51Bs3PwSXTLNo-one’s all bad—I think it’s important to remember that when you write. But we are all flawed in some way, a bundle of contradictions, the sum and substance of our life experiences. That’s what I’m trying to blend. Ultimately underneath everything Devorlane Hawley isn’t a bad man. In some ways he’s man interrupted by his earlier experiences– and what has shaped his life since has been hardship and brutality. So the race is on then to see if he can become the man he could be, or are the flaws going to get in the way. I spend a lot of time peering through my fingers going… I wouldn’t have done that, to my characters when I write. AND I let them drive everything. I seriously never have any idea where a story is going next.

Yet another thing I dig (someday I’ll learn to write questions better), particularly where the  London Jewel Thieves are concerned, is that the series doesn’t just revolve around one heroine; rather, each book focuses on a different character of a group. I love how these different perspectives give us a richer look into their world, as well as fresh looks at characters we’ve met in the other books. Which heroine came to you first? Did she bring all the other thieves with her, or did they start telling you their own stories later on?

Good question. Actually the heroine of a short story I have yet to turn into a full length, came first. The idea was there of the jewel thief gang and being forced into stealing because for one reason or another they’ve fallen into the clutches of the man who runs this gang. BUT Cassidy Armstrong aka Sapphire from Loving Lady Lazuli came first in terms of the writing. Originally it was a standalone but as I wrote it, and I was working the background, I thought of that short story and the whole thing just fell into place. The idea of giving the women the name of a jewel, of the Starkadder Sisterhood, and of setting the books after the gang has broken up. So it’s about them having to find their feet by whatever means and keeping one step ahead when there’s prices on their heads.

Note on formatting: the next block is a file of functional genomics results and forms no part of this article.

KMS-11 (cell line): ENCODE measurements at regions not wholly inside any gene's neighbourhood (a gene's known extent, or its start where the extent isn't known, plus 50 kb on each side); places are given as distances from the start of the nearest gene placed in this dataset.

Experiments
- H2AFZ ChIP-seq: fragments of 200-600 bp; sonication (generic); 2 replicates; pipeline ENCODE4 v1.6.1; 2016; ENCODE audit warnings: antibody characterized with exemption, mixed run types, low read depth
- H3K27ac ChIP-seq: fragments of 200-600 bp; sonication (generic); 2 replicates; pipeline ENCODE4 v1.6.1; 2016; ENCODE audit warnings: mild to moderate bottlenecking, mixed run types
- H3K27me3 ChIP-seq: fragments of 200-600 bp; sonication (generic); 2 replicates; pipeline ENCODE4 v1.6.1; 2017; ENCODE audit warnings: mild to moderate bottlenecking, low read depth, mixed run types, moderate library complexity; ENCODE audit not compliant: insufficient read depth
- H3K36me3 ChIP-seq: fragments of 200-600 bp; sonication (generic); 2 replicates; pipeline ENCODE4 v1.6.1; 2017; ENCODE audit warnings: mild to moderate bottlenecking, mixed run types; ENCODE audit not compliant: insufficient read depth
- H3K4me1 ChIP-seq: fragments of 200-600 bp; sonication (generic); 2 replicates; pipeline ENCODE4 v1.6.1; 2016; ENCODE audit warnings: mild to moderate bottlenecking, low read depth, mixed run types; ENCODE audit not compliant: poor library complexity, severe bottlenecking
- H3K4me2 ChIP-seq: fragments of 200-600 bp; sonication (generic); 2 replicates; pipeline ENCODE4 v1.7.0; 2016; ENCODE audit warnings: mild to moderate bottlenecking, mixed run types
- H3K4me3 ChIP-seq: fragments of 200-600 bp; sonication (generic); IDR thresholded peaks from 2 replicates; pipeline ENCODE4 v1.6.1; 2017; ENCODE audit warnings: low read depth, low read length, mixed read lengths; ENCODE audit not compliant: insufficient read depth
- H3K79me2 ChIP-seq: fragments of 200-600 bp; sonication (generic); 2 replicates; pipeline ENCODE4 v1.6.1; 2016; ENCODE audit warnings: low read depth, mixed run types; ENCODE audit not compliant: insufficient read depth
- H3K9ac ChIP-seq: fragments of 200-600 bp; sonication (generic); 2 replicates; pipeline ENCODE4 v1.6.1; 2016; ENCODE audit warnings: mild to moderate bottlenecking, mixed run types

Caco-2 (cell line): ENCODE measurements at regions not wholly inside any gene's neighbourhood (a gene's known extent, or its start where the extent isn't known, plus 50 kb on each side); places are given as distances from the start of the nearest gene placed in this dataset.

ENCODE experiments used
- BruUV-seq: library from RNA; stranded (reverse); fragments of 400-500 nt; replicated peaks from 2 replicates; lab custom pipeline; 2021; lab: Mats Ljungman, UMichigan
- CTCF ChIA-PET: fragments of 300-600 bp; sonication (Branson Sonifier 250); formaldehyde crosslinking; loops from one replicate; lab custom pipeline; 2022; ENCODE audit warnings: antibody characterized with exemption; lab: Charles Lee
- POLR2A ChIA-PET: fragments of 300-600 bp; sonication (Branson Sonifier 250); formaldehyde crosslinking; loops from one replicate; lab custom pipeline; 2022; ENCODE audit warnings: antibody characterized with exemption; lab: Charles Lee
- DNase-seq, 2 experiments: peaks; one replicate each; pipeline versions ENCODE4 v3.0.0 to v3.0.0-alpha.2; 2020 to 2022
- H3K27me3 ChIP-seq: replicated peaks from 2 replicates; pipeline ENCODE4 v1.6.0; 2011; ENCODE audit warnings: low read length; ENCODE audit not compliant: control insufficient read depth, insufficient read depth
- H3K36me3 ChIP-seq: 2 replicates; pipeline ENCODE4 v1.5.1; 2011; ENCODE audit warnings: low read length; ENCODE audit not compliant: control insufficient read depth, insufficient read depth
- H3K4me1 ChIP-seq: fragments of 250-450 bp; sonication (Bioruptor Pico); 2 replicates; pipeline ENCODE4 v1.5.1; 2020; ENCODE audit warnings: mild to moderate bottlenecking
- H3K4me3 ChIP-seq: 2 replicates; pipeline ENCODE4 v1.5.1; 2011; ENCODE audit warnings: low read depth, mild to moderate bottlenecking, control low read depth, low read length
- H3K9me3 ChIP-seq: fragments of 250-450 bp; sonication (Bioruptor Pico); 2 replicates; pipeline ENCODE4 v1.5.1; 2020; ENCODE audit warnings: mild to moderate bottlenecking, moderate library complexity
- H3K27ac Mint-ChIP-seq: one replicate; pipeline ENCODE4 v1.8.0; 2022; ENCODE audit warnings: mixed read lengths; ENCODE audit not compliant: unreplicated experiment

Lastly, congratulations on beginning your own small press! I’m so excited to see what Black Wolf Books will bring to readers—your own books, and the books of other authors. You’ve been writing for publishers for a number of years, but now you are both publisher and writer. How would you say your earlier experience prepared you for this change? What’s been the biggest “culture shock,” as it were, with donning the publisher robe?

Thank you so much Jean and ALSO for having me here today AND congrats on your own forthcoming release. Sure to be a rip along read. I have wanted to set up Black Wolf Books for about four years now but life got in the way. But I’m there now. I think the writing industry is in a constant state of flux. When I first subbed back in 2012, you still went the traddy route. Yes there were self published books but not so many, nor the same amount of tools to do it. I mean Amazon makes it so damned easy actually now. I have a lot of experience in the writing business that goes way back before 2012 and I’ve been able to use most of it now.

I think the biggest shock…well learning curve was formatting for ebooks and for paperback. Amazon does make it easy I just got in a flap till I mastered it. I initially paid a formatter for the print version for Splendor. I was too scared to do it, in case I messed it up. But when it came back like a dog’s dinner, I stood at the foot of the mountain and told myself to get up there. That it wasn’t anything like the time I took over the editing and design of a magazine and didn’t know how to draw a text box…

Are you looking for submissions right now? If so, what kind and do you have
any guidelines to share?

Well we are not officially open in that I didn’t want swamped. I wanted to feel my way, get out my books, and the Mr’s book, before dealing with what could be an avalanche. And often I think publishers can take on way too many authors without concentrating on the ones they have. But we already have a signing of a YA author who has a trilogy. So I say to folks, contact me through my blog contact right now. And really so long as it’s good, I’m not laying down all kinds of conditions.

One of the reasons I wanted to do this is that I’ve seen a lot of authors get raw deals, not been able to get a book out cos it’s not fitting the mould, despite having books out. My aim in setting up BWB is to help authors. Believe me, I know how brutal this biz can be.